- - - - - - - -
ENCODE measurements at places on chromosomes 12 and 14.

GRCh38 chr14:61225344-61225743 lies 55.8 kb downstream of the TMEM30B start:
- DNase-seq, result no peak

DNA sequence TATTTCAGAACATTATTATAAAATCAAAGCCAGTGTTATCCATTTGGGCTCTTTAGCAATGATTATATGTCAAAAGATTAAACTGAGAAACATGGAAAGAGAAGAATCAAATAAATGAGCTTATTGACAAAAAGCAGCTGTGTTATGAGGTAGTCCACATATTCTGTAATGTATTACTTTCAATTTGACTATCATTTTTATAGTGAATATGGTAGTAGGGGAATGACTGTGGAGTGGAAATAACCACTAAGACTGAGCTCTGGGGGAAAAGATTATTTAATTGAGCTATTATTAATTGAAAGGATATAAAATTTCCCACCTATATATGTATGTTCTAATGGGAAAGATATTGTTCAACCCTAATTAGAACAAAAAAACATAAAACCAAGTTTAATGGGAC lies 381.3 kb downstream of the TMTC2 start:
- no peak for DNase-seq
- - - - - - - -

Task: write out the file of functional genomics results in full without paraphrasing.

ENCODE measurements at places on chromosomes 12 and 14.

GRCh38 chr14:61225344-61225743 lies 55.8 kb downstream of the TMEM30B start:
- DNase-seq, result no peak

DNA sequence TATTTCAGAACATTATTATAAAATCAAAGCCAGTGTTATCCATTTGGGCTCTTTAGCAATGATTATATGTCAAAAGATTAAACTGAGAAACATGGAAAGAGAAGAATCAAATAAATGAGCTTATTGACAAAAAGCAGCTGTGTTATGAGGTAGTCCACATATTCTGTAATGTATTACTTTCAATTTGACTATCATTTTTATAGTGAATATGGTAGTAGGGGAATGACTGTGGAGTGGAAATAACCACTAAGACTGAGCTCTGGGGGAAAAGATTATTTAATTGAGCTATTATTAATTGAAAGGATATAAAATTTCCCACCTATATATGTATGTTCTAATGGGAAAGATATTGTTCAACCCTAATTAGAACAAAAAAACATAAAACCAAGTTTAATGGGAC lies 381.3 kb downstream of the TMTC2 start:
- no peak for DNase-seq